A car rental experience from hell. Took 2 1/2 hours to complete car rental. Poor signage, walked 3/4 miles to wrong location. All systems down. Only one person registering. Hour to wait in line to get car. Gave us a car from wrong vendor. Told to drive wrong car around to front of lot. Got lost. Then no clean cars to rent. Beleaguered staff showed exemplary customer service. They made the experience possible, but we’ll still never use that company again. The e-systems didn’t work, the lot was poorly organized and they were grossly understaffed. Sound familiar? Happens in health car regularly. Customer service helps to survive the moment, but can’t bandaid bad management and poorly designed systems. Renting cars is a luxury, health care is not. Does born again customer service in health care supplant good systems and good management?
- Family man
- Routine physical
- New acute issue
- Follow-up for an acute issue
- Follow-up for a chronic condition
- Current meds – prescribed by anyone plus any not prescribed (over-the-counter). Note if they’re taken as prescribed, any questions about the meds, any effects that cause notice. If you can, bring the medications in their containers, just in case.
- All members of the health team: medical and non-medical.
- Anything medical or health that has occurred since the last visit with this clinic or clinician.
- Questions that come up in prep
Worry, a familiar and unwelcome companion on the health journey. What do I have? Will I have to adjust my life (further)? Can I keep the faith? Who will help ME? What have I missed? Can I do it all? Fretting weakens- stomach aches, binge eating, inattention, sleeplessness, short fuse-what a pain! Who, on the health team – person at the center, caregiver, professional – who that is alive avoids worry? It can fill the spaces between the cells. Worrying makes me mad. It saps fuel from my limited tank. What helps me lessen worry? More information, empathy, kvetching for a minute (a timed minute), getting out of bed, making a list, grandkids, music, meditating on my peaceful place, following a mentor/counselor’s instructions, change something in my life, rarely, a pill. How can I help lessen the sum total of worry in my teams and networks? I can recognize the signs, provide information, be flexible, listen, empathize, and offer small unexpected kindnesses. These are magic levers of best health.
I play saxophone in a combo – I’m the only horn. I come in with the melody – after we’ve improvised – with authority and confidence. My teacher tells me, “come in strong whether or not you’re right. The band will adjust. Better than hesitating and coming in weak.”
I thought about this when I was in a meeting the other day with a labor lawyer and benefits consultant. They both sounded authoritative and confident – and had opposite opinions. I spent as much time watching the strength of their presentation as thinking about whether their advice was right for the agency.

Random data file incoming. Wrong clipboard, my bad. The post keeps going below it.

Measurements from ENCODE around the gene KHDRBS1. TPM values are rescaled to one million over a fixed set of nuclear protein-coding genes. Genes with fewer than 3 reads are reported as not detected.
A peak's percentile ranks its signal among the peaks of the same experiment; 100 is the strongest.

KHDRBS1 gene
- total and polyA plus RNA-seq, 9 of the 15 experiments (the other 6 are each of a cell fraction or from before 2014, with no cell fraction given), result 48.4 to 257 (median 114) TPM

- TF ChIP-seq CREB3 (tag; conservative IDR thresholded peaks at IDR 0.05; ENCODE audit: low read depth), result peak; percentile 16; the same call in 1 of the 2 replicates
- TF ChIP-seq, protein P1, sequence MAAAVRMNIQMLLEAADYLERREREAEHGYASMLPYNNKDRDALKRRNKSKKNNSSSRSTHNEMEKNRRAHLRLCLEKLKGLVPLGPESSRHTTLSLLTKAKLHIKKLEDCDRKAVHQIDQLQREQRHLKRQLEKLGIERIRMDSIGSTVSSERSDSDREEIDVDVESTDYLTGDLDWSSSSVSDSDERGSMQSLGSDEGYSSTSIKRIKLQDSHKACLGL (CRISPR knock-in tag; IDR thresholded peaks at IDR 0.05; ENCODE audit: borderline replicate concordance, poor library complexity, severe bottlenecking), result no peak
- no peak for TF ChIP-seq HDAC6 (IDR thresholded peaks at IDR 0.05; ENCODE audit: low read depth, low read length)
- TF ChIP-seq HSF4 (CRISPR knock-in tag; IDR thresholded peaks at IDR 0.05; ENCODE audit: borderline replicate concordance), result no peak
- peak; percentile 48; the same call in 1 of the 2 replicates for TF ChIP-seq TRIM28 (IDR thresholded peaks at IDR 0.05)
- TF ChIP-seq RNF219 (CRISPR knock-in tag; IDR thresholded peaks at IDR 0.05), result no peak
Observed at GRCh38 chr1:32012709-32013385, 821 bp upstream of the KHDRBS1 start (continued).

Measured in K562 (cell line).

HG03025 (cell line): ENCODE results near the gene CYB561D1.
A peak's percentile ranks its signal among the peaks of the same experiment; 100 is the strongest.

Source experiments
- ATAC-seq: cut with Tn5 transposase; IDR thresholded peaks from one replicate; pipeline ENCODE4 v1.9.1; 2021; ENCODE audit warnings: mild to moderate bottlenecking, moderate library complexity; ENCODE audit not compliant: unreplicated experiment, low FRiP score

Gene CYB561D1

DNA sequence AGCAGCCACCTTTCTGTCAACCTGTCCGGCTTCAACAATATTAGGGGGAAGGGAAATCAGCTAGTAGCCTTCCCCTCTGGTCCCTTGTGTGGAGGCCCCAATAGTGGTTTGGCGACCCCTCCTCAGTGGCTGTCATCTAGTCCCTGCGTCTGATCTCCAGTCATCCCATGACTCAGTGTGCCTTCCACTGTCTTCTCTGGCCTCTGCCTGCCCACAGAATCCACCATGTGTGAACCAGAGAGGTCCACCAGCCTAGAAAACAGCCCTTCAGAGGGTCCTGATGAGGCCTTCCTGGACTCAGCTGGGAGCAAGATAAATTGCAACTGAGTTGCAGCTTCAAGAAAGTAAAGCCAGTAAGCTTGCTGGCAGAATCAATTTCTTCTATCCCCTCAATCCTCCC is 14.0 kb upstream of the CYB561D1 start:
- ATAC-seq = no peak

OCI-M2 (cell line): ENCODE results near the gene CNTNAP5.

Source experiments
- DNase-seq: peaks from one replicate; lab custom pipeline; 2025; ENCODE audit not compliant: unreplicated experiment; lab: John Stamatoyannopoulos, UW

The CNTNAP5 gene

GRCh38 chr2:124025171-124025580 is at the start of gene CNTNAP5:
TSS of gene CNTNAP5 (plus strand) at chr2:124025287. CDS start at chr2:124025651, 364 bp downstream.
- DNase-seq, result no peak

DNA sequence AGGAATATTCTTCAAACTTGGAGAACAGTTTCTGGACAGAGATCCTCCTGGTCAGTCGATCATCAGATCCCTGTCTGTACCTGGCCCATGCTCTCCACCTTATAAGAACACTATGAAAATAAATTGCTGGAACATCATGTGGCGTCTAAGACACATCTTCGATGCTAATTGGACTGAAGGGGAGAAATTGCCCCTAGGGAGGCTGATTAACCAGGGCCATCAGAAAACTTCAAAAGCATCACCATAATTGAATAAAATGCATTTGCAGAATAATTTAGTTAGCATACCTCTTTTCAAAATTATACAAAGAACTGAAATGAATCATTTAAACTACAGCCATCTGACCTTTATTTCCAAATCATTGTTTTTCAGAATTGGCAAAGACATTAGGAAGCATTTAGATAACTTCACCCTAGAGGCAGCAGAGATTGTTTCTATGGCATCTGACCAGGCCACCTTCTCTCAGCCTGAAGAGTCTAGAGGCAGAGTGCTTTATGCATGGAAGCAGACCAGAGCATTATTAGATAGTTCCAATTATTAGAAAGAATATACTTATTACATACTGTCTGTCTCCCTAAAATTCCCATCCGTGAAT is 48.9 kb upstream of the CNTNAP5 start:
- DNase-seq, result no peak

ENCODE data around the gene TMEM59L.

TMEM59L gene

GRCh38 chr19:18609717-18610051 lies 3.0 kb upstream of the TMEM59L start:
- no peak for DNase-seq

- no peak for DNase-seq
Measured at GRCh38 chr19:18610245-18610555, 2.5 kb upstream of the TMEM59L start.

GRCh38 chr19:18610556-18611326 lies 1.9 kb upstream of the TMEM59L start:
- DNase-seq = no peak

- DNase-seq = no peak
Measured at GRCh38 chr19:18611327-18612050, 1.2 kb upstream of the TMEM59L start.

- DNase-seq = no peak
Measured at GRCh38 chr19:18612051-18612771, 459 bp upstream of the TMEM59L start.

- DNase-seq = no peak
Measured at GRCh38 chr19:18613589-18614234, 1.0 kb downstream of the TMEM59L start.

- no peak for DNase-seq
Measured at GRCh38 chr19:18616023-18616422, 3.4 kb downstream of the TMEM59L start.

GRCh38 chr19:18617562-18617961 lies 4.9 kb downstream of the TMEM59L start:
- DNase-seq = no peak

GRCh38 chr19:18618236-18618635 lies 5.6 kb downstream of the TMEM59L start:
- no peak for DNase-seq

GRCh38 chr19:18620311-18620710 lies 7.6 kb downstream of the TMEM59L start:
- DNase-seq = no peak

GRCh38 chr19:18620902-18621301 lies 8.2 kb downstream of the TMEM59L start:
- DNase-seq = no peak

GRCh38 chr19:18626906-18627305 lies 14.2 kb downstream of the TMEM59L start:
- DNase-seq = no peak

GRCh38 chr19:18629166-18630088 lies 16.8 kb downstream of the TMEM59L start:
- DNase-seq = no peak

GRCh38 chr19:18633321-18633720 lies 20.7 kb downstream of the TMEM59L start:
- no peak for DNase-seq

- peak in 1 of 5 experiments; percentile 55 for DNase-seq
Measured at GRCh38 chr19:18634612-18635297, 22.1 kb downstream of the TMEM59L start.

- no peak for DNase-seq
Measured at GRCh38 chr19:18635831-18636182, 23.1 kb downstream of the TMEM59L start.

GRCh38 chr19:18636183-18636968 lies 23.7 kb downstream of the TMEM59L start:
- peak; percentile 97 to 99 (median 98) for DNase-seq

I recall that my 17-year-old cousin recently expounded about the biology of memory with authority and confidence: “You sure speak with authority and confidence,” I noted. “Sure,” he said with a proud smile, “I’m on the debate team!”
Authority and confidence and being right – not necessarily connected.
As a nurse I watch the expression of authority and confidence often from professionals and see how it affects people at the center of care and their caregivers. It’s hard to separate strength from right. One of the reasons I’ve chosen my doctors is that they can sound authoritative and confident, but they engage me in the question of what’s right for me.
A wise person once advised me, “when someone speaks to you with force, either positive or negative, imagine blue smoke coming from their mouth. Let the blue smoke pass you by before you consider the words generating that smoke.” 🙂
Disclosure: The act of revealing something. How does disclosure impact life for the disabled, chronically ill, or their caregivers? Disclosure has a threshold: before disclosure, after disclosure. Revealing something that may impact success or perception. I have multiple sclerosis, mental illness, am an amputee, have a son with autism, am very short, have chronic pain, manage my father’s care on the other coast. I’m applying for a job, college, a loan. My situation has changed, I’m newly diagnosed, I’ve taken responsibility to support…..
There’s legal implications: non-discrimination; fitness to do job. There’s personal style and boundary implications: I am who I am; it’s nobody’s business. It’s situational, personal, risky. More